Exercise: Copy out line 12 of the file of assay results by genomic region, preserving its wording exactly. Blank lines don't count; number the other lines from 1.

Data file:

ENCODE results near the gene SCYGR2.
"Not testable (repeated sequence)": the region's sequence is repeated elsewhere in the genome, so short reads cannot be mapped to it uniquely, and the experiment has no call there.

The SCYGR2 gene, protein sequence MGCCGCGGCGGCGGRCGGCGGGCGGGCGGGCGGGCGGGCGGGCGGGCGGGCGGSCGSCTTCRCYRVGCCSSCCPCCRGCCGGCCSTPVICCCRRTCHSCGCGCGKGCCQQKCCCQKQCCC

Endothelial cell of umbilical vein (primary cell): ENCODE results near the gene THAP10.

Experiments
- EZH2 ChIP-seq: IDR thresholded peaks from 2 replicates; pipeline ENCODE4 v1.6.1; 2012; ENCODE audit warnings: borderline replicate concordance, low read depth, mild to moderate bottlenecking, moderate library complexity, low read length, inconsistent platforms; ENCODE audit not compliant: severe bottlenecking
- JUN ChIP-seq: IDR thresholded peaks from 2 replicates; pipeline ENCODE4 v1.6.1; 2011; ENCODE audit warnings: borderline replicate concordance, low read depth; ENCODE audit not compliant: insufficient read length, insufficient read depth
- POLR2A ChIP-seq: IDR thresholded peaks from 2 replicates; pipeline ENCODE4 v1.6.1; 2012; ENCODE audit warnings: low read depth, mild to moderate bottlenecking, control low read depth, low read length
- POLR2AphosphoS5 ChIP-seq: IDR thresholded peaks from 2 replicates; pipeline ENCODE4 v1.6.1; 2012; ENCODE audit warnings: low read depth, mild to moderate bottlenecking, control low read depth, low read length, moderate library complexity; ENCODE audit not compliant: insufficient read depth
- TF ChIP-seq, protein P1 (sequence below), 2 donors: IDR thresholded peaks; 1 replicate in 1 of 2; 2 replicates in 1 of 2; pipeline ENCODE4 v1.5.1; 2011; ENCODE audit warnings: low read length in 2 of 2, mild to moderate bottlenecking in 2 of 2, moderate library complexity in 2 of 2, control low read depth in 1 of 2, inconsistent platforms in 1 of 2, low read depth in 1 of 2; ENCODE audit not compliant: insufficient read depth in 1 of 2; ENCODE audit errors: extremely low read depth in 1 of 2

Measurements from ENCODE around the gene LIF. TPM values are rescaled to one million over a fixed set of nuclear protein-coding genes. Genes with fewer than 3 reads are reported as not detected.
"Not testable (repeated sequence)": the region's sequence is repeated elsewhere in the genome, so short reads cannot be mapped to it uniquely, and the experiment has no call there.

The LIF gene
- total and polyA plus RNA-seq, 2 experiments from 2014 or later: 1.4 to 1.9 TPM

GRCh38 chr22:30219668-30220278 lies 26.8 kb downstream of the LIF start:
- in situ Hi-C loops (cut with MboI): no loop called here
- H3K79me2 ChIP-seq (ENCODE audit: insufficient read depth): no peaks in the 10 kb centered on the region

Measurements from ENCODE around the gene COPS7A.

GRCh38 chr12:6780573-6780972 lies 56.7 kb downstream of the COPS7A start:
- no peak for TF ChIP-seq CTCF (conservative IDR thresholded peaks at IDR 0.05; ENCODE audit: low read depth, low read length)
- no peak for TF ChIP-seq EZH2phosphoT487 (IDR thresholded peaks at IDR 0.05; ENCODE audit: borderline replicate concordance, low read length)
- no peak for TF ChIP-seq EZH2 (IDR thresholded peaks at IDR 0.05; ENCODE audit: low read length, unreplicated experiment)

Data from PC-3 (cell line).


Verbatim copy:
"Not testable (repeated sequence)": the region's sequence is repeated elsewhere in the genome, so short reads cannot be mapped to it uniquely, and the experiment has no call there.